Delivery Pipelines as enabler for a DevOps culture – Hacker Noon

DevOps is based on the idea to reduce the time it takes between committing a change to the code and this change being made available to users (in a way it provides value to the users).

Or to even expand on this notion: reduce the time it takes between learning about how users are experiencing your product today, and creating a better user experience by shipping an improved version of your product.

DevOps with a User Experience Perspective: it’s not only about how fast you can deliver from code change to user value, but how fast you can turn a bad user experience into a great user experience and continuously improve your product.

The perspective of DevOps as a continuous improvement of the user experience of your product means you put your users at the center of your work, by continuously going through the full cycle of product development: plan, code, build, test, release, deploy, operate, monitor, and then plan again based on the observations you made.

The DevOps Continuous Lifecycle: the notion of continuous product improvement

When you look at the phases in the DevOps Lifecycle it is important to mention that this is more than a technical perspective. Roughly it can be broken down in two areas. The left side (code, build and test) focusses on the creation of new product value, the right side (deploy, operate, monitor) focusses on the value delivery to the user. Especially phases that are user facing (the right side of the loop), shall be used to monitor user behaviour, understand user experience, and learn about how your product is used. The transition between the two loops, of value creation and value delivery, focusses on planning the next iteration and making sure you release the value you wanted to create.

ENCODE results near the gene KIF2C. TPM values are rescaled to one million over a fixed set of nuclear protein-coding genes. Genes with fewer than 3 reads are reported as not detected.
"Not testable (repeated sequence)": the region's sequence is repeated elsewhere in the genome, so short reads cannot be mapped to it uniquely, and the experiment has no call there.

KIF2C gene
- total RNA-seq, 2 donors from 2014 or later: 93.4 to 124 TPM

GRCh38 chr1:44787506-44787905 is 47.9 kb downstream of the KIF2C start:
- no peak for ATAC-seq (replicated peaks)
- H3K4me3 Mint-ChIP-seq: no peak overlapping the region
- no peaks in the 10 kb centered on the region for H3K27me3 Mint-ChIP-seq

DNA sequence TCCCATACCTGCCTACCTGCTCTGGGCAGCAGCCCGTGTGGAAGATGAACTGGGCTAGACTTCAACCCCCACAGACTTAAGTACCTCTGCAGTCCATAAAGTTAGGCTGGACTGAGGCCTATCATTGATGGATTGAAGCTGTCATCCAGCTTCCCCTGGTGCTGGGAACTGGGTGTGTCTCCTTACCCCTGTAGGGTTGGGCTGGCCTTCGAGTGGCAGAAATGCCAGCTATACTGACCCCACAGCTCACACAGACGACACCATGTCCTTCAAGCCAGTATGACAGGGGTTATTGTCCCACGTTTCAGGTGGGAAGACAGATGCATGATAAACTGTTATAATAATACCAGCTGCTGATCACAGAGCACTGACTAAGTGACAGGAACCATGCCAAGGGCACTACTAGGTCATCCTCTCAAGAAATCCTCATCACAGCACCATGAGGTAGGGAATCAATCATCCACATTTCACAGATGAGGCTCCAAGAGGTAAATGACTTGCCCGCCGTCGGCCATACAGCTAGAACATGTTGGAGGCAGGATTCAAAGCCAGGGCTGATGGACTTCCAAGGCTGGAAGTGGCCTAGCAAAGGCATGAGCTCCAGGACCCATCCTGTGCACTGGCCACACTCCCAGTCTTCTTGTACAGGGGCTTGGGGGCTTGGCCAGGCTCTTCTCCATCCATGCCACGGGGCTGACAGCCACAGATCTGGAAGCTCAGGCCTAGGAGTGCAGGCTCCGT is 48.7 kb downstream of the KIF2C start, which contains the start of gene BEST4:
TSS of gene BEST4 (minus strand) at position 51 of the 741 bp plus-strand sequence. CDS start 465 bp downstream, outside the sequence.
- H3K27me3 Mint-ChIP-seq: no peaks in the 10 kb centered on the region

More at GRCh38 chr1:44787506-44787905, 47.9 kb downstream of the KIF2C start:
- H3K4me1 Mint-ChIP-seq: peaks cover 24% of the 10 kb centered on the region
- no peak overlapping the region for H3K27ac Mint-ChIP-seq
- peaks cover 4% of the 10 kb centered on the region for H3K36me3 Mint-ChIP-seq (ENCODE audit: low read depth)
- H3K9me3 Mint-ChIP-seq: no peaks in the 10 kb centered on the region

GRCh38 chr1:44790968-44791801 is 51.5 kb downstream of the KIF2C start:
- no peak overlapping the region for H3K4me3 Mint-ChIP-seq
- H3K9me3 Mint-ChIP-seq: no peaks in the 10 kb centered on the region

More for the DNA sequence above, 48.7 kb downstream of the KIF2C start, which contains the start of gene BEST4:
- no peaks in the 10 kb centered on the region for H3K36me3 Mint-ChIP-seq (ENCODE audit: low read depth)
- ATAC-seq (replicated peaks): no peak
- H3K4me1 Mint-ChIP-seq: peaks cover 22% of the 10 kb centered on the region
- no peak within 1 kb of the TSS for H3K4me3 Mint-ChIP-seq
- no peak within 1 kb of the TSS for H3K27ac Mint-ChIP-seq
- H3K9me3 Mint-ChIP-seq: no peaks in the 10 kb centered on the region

If our goal is to minimise the time (and effort) to come from a bad user experience to a better user experience (or from a defect to a fix, from a request to a new feature), we also shall look at the factors that contribute to that goal. Obviously culture is key, to generate the environment where this notion is understood and supported. At the same time, tools and toolchains play an important role along this value chain.

Tools along the lifecycle allow to:

  • ease communication to create a better shared understanding
  • automate recurring tasks, and thus reduce error
  • not only fix issues, but add tests to prevent same issues from coming up again
  • understand how users use your product
  • prioritise next releases and features based on actual user feedback and business value

The notion of a delivery pipeline that assists the team in eliminating waste, and deliver value faster and better is very often expressed in concepts such as Continuous Integration and Continuous Delivery (CI/CD). By automating infrastructure, tests and deployments, by leveraging cloud functionality it is possible to bring down the time between code being written and being made available.

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